Study Guide

Bradwell in Burn

By Julianna Baggott

Bradwell

The Monster

Bradwell always felt as though he never should've survived the Detonations. And, now that he's been injected with the serum inside of Pressia's mother's vial, he's no longer himself. In fact Bradwell sees himself as some kind of monster that shouldn't be allowed to live anymore.

Nope, he's not the happiest dude in the world in Burn. Anything that has to do with the Dome, to Bradwell, is artificial. So being resuscitated with Dome technology makes him (again, in Bradwell's opinion) artificial as well:

"I'm a fairy tale parents tell their children to scare them into living careful lives. I'm not real." (13.44)

Bradwell certainly has the wings to be in a fairy tale... but we get the sense that Bradwell isn't just talking about his wings. He's talking about his whole entire life. He's a wretch, and kids don't want to be wretches. He's also a broken wretch — his parents were killed in front of his own eyes. And now he's a wretch that's been brought back to like via semi-magical means.

His own self-worth can be pretty depressing to read:

"So my life is a mistake; it's only something that was given to me by accident. It's not mine. It's borrowed." (31.27)

He might think his life is a mistake, "given to [him] by accident," but Bradwell means the world to some people, like Pressia. He leads a pretty tragic life to begin with, but his giant wings physically turn him into what he's felt like his whole life: a monster.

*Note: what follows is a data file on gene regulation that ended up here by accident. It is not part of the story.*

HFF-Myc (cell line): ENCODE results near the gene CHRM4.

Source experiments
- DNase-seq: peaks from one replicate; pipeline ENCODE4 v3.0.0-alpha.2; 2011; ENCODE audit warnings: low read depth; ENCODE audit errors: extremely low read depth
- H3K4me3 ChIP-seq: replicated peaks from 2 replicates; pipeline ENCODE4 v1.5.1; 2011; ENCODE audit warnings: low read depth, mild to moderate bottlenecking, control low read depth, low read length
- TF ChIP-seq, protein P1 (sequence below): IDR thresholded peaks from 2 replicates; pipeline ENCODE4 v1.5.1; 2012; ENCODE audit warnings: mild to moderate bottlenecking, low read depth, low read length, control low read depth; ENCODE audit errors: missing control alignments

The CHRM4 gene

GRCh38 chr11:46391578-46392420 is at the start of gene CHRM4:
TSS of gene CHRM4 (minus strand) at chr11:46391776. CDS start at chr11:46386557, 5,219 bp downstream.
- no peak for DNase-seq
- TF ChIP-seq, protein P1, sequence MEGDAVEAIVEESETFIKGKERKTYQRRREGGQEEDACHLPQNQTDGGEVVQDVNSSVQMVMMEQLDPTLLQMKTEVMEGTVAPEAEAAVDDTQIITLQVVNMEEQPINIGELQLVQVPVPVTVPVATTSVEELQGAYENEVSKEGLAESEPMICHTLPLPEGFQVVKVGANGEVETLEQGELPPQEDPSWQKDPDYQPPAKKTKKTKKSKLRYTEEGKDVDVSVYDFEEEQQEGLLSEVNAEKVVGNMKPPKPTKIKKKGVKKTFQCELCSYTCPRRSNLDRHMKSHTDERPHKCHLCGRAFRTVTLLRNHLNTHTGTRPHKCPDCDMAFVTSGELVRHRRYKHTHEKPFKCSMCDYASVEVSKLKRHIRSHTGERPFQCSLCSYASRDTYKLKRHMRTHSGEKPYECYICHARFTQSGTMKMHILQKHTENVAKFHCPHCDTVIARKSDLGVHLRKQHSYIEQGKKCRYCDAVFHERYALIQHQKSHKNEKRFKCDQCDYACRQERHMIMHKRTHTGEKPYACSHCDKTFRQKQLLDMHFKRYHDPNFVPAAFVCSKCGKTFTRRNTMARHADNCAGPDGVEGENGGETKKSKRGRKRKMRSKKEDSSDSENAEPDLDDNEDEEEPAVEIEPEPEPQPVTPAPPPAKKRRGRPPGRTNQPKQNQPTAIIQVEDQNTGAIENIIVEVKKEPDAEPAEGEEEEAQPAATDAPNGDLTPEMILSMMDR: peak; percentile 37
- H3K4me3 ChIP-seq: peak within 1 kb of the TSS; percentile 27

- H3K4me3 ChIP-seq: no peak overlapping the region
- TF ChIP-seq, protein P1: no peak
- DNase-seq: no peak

The Angel

You know what they say: if it's handsome like an angel, and has wings like an angel, it's probably an angel. Let's look at Bradwell through Pressia's adoring gaze:

She turns and sees his quick dark eyes, his wind-struck cheeks, the gold tinge to his skin too. The wings are long and ragged—but also muscular and beautiful. (7.51)

Gold skin and long raffled wings and wing-struck cheeks, oh my.

This angelic aspect, of course, is just the glossy flip-side of Bradwell's own fears. Bradwell is worried that he's like something out of a fairy tale—and he ends up looking like something out of religious iconography. He talks about living a "borrowed life"—much like an angel, whose job is to serve as an intermediary between God and humans.

The Christ Figure

And the religious connotations don't stop with angels—Bradwell definitely has a bit of the Christ-figure thing going on. Just check out this passage describing his death:

His arms spread wide, his hands open—and from one of them, Freedle appears. Nearly lost in the spinning, swirling sheets of paper, Freedle spreads his mechanical wings and takes flight, heading towards the Dome. (64.154)

Whoa. Arms spread wide, hands open? That sounds like crucifixion to us. A martyr's death? Yes, that sounds Christ-like. And a creature that ascends away from his corporeal being and completes his task, even when he's dead? Sounds like Freedle is acting as a both a spirit ascending to heaven and a force that's saving humankind.

RIP, Bradwell. You done good.